"We Can’t Do Business With Stalin"
August 1977 | Volume 28, Issue 5
It is not the purpose of the authors to defend Roosevelt and Truman against all findings of faulty judgment. The elusive truth will not be pinned down, however, by substantially ignoring the context in which many of the difficult wartime decisions were necessarily taken. In simple justice to President Truman, it is worth noting that as late as 1948, when Stalin closed off Allied access to Berlin, the President never threatened the Russians with atomic bombs, although the American monopoly was still intact. Instead he chose the least provocative response—an airlift of essential supplies to the beleaguered city.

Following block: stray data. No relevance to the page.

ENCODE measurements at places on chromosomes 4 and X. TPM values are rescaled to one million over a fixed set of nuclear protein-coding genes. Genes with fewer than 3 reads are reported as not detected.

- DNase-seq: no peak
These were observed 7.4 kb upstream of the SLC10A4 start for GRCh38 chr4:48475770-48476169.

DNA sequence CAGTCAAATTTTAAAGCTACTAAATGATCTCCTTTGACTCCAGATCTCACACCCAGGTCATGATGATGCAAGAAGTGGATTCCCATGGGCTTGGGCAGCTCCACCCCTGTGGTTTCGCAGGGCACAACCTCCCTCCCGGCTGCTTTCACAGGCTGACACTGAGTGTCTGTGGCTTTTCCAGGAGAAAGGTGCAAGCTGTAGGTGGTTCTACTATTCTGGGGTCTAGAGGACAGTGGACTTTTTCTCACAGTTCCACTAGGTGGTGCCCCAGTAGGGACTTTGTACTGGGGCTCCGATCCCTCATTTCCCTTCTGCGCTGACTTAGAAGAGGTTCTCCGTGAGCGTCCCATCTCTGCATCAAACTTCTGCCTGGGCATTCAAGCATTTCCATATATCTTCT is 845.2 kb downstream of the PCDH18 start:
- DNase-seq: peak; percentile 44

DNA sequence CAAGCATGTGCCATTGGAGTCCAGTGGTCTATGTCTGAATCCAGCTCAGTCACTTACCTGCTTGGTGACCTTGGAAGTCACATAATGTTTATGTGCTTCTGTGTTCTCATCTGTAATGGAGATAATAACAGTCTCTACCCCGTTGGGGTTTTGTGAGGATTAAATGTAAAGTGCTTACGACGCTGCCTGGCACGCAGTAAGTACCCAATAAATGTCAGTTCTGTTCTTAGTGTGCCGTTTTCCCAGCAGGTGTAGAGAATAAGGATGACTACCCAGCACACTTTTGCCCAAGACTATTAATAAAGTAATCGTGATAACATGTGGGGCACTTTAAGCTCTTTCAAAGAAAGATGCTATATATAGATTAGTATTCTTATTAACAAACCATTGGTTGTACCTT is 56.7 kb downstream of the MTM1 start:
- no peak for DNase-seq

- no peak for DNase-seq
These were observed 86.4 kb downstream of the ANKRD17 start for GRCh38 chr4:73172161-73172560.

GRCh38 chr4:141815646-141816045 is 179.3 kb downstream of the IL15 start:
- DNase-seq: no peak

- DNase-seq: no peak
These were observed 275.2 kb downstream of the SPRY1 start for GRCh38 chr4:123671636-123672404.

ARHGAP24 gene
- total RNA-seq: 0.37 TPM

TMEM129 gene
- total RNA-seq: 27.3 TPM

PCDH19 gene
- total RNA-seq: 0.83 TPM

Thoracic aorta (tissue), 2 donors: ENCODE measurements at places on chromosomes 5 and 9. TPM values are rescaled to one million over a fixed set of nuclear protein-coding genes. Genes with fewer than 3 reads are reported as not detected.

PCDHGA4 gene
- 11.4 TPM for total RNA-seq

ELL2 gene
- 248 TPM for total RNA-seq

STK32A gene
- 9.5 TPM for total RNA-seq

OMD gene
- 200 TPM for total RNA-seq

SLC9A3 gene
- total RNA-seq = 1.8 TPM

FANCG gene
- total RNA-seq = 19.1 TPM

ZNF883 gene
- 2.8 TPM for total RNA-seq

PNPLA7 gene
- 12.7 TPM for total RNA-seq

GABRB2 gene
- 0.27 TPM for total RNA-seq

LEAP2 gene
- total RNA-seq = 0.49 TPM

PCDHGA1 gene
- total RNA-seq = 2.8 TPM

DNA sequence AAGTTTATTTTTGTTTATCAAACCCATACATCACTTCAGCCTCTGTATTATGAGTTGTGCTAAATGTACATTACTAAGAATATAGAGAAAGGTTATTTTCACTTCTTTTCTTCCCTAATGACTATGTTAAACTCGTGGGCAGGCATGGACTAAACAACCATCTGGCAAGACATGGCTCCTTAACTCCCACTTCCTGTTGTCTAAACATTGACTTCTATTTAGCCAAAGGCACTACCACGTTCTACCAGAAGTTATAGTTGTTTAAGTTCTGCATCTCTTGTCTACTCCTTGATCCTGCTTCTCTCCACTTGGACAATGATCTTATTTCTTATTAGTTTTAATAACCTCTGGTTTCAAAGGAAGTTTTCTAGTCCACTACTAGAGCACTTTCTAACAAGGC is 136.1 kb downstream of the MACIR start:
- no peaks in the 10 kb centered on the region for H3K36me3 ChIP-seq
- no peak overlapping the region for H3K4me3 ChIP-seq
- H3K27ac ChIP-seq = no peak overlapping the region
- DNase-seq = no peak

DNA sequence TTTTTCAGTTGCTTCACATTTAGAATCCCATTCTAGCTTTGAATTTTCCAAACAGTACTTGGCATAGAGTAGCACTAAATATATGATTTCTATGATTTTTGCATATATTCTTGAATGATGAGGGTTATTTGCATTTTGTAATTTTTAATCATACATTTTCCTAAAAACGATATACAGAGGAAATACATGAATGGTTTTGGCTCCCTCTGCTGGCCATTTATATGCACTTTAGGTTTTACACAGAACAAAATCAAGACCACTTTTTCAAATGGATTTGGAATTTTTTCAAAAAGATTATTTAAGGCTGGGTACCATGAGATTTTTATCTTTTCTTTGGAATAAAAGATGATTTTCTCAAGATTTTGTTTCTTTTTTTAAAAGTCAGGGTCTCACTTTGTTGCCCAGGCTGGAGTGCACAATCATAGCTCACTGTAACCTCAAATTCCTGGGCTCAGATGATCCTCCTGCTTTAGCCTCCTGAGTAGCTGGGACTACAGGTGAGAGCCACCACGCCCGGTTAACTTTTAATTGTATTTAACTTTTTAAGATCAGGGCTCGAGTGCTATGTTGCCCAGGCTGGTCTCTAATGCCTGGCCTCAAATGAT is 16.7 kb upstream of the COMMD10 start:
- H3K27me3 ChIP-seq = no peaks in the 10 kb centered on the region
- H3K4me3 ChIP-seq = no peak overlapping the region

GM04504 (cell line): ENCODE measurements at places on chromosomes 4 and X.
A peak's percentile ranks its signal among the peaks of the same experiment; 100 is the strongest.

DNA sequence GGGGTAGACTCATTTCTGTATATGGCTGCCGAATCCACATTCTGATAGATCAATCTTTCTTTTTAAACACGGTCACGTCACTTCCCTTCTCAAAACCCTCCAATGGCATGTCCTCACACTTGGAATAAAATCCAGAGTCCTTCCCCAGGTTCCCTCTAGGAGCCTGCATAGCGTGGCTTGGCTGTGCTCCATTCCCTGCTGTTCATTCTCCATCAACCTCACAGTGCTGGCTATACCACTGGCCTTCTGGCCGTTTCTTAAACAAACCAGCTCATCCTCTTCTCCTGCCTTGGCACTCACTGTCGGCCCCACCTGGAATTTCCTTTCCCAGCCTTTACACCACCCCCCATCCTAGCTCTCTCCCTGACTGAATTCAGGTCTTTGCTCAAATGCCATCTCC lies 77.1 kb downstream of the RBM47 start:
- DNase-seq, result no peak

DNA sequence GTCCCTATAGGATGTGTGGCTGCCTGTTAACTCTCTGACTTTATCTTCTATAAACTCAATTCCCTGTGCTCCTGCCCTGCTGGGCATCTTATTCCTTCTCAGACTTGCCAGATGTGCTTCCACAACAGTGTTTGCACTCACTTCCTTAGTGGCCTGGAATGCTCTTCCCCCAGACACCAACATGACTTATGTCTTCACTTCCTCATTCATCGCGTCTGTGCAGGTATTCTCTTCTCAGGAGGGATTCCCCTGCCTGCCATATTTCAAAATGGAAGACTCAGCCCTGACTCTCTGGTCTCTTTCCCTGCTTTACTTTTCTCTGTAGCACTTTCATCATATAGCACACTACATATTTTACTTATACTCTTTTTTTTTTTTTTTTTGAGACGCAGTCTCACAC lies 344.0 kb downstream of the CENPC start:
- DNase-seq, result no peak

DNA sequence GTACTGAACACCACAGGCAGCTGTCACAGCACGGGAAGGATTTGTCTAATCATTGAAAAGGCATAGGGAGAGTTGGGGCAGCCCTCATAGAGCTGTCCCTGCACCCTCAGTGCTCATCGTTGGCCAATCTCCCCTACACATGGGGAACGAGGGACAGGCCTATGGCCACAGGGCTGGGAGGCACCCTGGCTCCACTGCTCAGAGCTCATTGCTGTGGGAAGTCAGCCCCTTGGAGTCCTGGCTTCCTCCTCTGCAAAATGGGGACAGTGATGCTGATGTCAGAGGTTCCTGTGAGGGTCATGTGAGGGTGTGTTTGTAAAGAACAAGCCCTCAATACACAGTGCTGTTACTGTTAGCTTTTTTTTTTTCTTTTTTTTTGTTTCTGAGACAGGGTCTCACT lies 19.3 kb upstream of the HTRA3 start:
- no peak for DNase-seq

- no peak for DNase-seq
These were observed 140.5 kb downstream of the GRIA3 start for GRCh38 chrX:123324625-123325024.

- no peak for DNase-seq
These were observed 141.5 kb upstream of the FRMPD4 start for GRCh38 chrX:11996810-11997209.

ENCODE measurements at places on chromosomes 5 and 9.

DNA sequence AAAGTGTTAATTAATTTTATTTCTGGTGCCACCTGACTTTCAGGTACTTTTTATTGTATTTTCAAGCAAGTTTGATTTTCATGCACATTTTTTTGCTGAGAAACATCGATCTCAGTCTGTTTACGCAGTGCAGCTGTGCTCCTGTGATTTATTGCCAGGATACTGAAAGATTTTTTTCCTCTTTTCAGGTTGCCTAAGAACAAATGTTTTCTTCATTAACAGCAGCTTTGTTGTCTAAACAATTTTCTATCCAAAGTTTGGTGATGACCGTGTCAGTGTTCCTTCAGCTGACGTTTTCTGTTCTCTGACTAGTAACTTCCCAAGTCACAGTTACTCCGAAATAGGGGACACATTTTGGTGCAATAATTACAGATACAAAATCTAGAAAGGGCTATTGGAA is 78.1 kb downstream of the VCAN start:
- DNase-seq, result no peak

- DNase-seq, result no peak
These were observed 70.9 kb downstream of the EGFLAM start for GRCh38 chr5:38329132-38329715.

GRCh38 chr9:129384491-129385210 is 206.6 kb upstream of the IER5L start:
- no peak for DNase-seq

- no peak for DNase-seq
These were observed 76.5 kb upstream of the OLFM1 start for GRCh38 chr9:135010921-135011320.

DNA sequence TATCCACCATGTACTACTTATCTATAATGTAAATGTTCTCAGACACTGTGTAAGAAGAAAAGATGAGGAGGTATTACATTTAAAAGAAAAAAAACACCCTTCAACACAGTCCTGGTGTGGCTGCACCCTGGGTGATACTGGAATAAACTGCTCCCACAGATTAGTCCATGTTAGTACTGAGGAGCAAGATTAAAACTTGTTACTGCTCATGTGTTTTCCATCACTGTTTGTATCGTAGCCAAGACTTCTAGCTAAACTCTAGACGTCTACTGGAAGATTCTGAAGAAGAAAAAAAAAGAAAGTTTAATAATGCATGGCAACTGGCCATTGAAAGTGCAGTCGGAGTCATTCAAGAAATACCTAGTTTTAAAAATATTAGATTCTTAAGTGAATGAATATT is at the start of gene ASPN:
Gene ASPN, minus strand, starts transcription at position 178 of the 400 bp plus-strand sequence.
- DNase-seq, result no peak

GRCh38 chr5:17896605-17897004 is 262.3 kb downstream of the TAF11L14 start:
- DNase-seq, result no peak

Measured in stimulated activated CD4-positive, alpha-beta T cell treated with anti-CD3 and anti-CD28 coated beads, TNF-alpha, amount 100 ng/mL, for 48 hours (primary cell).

Roosevelt or Truman, Stalin, Churchill or Attlee—all labored under a common handicap when compared with contemporary historians: they lacked the benefits of hindsight. Mee contends that they also shared a vested interest in maintaining international tension. He imputes to them the deliberate choice of increasing tension, even at the risk of a third world war, because that course promised various benefits to the peoples of their respective countries. To believe that is to deny these men their humanity.